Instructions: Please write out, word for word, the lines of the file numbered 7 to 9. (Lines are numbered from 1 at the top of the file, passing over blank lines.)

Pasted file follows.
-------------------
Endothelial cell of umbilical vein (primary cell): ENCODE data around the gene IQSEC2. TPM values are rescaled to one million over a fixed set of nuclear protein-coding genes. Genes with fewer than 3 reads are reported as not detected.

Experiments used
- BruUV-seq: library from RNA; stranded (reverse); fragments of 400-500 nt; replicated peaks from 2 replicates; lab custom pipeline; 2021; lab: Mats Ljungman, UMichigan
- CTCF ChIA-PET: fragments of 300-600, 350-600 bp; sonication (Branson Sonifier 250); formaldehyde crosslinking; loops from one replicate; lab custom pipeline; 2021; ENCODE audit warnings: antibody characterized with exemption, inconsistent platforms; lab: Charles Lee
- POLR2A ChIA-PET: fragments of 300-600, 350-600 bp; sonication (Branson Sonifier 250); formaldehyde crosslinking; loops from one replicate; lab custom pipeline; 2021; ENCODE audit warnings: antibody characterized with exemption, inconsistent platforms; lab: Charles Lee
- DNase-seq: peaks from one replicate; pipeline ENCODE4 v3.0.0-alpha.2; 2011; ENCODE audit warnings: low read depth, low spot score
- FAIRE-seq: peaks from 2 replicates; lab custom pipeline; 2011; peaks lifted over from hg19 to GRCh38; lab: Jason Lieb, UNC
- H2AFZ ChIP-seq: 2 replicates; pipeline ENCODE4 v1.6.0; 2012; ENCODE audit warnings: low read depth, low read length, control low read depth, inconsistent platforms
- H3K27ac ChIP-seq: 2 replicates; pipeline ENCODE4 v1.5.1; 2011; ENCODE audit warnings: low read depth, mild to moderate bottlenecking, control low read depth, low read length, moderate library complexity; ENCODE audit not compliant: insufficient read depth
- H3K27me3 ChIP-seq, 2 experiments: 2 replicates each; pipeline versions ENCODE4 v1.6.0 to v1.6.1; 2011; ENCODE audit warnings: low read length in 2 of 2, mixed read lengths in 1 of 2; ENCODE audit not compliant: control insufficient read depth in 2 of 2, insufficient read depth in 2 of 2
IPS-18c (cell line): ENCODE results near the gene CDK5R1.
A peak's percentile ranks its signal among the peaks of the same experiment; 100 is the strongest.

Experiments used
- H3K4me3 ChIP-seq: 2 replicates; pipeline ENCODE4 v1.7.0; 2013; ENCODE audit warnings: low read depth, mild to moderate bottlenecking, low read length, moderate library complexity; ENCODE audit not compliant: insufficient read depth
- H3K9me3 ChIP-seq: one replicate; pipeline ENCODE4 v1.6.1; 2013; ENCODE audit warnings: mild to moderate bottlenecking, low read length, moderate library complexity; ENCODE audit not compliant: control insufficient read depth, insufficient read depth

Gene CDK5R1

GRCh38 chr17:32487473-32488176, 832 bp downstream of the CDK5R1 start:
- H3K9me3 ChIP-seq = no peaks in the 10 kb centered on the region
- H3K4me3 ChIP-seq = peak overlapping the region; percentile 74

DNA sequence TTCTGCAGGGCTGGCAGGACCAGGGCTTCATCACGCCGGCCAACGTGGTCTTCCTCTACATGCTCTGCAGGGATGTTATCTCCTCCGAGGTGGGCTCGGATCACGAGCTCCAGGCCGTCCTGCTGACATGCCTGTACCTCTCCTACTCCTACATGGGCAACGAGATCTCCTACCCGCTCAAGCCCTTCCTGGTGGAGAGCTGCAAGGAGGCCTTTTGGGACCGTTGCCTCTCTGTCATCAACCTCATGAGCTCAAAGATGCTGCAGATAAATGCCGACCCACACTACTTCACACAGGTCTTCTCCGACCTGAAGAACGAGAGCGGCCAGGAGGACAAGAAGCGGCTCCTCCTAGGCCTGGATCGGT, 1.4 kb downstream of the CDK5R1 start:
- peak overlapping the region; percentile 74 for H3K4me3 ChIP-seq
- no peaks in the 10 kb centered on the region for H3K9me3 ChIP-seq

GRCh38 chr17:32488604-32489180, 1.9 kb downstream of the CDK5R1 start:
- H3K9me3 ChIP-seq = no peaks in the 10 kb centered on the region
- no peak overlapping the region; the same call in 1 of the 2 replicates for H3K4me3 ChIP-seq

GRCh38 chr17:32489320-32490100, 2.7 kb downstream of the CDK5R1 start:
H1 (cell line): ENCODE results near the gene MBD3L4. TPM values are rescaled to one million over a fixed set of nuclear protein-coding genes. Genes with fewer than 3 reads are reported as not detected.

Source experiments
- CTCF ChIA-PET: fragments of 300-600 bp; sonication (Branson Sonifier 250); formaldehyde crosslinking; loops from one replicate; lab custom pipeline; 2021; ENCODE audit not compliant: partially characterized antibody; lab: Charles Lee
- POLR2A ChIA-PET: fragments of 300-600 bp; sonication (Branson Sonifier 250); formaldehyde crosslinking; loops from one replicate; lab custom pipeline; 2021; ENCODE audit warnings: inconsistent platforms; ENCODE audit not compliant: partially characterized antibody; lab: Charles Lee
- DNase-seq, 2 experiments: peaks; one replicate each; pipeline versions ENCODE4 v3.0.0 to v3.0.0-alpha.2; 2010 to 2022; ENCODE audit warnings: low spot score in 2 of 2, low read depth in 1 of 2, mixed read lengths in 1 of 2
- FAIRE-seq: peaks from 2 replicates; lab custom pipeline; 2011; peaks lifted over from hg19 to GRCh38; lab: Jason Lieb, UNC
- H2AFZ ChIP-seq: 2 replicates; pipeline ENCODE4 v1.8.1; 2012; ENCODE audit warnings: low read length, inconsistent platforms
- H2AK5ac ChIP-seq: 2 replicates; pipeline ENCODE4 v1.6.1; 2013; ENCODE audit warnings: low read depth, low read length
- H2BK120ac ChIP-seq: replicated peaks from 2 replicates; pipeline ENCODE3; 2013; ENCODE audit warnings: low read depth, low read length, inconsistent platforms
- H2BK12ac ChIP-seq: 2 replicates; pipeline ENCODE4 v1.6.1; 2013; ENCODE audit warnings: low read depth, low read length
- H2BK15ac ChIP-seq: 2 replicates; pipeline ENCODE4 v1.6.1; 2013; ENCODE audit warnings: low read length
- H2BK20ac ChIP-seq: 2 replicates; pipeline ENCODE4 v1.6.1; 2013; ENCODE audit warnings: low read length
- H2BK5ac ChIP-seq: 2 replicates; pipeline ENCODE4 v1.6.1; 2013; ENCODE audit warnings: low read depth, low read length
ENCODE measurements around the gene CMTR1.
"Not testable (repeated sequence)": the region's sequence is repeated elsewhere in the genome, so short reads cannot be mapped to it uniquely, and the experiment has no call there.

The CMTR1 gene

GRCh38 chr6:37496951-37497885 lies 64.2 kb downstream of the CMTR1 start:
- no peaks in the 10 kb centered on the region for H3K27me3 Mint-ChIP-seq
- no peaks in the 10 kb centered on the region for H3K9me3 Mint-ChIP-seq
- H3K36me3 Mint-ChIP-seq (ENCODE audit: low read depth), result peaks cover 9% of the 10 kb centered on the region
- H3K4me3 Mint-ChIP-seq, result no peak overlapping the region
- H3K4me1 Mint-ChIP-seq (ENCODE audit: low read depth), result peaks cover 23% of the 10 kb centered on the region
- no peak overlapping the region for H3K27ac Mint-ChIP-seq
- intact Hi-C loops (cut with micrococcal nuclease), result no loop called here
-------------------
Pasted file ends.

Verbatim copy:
- FAIRE-seq: peaks from 2 replicates; lab custom pipeline; 2011; peaks lifted over from hg19 to GRCh38; lab: Jason Lieb, UNC
- H2AFZ ChIP-seq: 2 replicates; pipeline ENCODE4 v1.6.0; 2012; ENCODE audit warnings: low read depth, low read length, control low read depth, inconsistent platforms
- H3K27ac ChIP-seq: 2 replicates; pipeline ENCODE4 v1.5.1; 2011; ENCODE audit warnings: low read depth, mild to moderate bottlenecking, control low read depth, low read length, moderate library complexity; ENCODE audit not compliant: insufficient read depth